In April, as the pandemic put a lot of my projects on hold, I accepted a job to keep revenue coming in. The project is smaller than what we usually take (only a few rooms) and I didn’t love the client, but I needed to keep my firm’s pipeline full. Now business is booming and we don’t need the work—and to be honest, my gut was right: I don’t like this client. I thought we could rush through the process and get them off our books, but they seem to be enjoying working through their project very slowly and deliberately. I’ve tried to express my frustration that they are dragging their feet, but they are enthusiastic about the work we’re doing together and want to proceed at their own pace. At this point, I’d rather fire them so my team can focus on more lucrative projects with clients we like—is that wrong?
Dear Greener Pastures,
Here is the short business answer: Of course you should fire the client to make room for more lucrative work. By lucrative, I am sure you mean financially profitable and of size and stature befitting your portfolio. Now that it looks like you will not need the “wrong” client with the “wrong” project, better to kick them to the proverbial curb than have them be the ballast to your balloon.
Except integrity matters. While you might be able to get away with the above, it does not mean you should. By your account, this client never hid who they were. They told you their project was small and were upfront about the fact that they were going to make decisions slowly and deliberately. All of which you said yes to in order to allay your fear at the thought of losing your business with so many projects on hold. Make no mistake: You had choices. You just did not like them. You could have furloughed your team, renegotiated (or terminated) as many expenses as you could, taken advantage of all available capital resources from the government (federal, state and local), or even dipped into your own savings. You did not—and even if you did, you used the power of the wrong client to not go as far as you could have.
So how about you give this client their due? They were the right client when you wanted them to be. You could have had the hard conversation and told them straight-out that this is not the kind of work that you and your firm usually undertake—that, should work return, they would have a firm end date after which your fees would quadruple. Anything to silo this outlier of a project. But you did not. You just said yes and took their money.
My answer, then, is that you need to finish the project. However, you must also set parameters as to what finishing looks like. You may absolutely give a recap on what has transpired, where exactly you are in the project and what is necessary to finish. This is not a conversation—it is a statement upon which you are laying out what yes on your terms looks like.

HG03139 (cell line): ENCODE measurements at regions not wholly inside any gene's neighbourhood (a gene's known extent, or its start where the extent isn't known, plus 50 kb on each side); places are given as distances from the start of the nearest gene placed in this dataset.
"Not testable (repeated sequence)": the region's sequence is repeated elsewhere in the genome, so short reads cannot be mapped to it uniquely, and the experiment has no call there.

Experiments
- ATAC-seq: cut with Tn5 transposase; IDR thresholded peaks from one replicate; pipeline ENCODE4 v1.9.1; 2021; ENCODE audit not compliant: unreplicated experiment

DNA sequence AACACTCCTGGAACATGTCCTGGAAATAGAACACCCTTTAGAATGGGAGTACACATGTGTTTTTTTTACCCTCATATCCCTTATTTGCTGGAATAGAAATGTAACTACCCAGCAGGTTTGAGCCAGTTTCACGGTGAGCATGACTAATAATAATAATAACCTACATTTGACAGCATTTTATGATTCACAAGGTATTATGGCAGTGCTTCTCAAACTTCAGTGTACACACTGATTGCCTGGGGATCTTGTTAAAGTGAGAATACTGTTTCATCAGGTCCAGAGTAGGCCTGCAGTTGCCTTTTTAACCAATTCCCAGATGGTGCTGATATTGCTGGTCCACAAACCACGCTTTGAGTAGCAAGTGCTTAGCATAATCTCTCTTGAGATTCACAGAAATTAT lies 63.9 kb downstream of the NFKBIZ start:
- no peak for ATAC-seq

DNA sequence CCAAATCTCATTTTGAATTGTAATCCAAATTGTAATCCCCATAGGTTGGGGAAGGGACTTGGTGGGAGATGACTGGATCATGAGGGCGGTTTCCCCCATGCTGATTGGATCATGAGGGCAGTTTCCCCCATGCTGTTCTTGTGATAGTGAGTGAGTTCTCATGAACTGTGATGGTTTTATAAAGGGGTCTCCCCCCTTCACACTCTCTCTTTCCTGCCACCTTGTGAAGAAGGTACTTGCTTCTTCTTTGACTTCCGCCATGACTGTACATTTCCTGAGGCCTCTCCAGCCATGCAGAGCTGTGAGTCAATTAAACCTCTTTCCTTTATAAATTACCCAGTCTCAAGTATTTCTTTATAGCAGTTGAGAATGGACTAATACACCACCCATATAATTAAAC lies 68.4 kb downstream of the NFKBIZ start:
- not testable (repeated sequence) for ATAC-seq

Keep in mind that if you flip the keys to a Ferrari to just about any 16-year-old, they are going to be enthusiastic. Your client’s enthusiasm about your work is a non-starter—they are getting a Ferrari for the price of a Hyundai (no disrespect to Hyundai). You have every right to remind them that you are, in fact, a Ferrari, which requires a certain sophistication to appreciate all that the car can do.
Please note: I am not advising you to just do the job, I am only telling you to act with integrity. Have the hard talk and describe what is necessary for you to do your best work. These clients will, of course, not react well. Driving a Ferrari for the cost of a Hyundai tends to skew one’s worldview. Who cares? While you do need to endure the pain necessary to finish on your terms, you absolutely do not need to do so for a second longer on theirs.
Last, what is most important about your predicament is that you can only do your best work for those that care the most. These clients most certainly do not, and though the pain is self-inflicted, let only the lesson endure. Integrity is all you have. Finish the work on your terms. If that does not work for the client, then it will be their decision to say no, not yours. You can slake hunger with the wrong client all the while sealing your fate to starvation. You were never meant to undertake this work, and you now understand the enormous cost of saying yes at all costs.
No one ever said that any part of being a creative business owner was easy. Your art can only carry the day if the story it tells resonates to you most of all. From now forward, always start there.
Sean Low is the the go-to business coach for interior designers. His clients have included Nate Berkus, Sawyer Berson, Vicente Wolf, Barry Dixon, Kevin Isbell and McGrath II. Low earned his law degree from the University of Pennsylvania, and as founder-president of The Business of Being Creative, he has long consulted for design businesses. In his Business Advice column for BOH, he answers designers’ most pressing questions. Have a dilemma? Send us an email—and don’t worry, we can keep your details anonymous.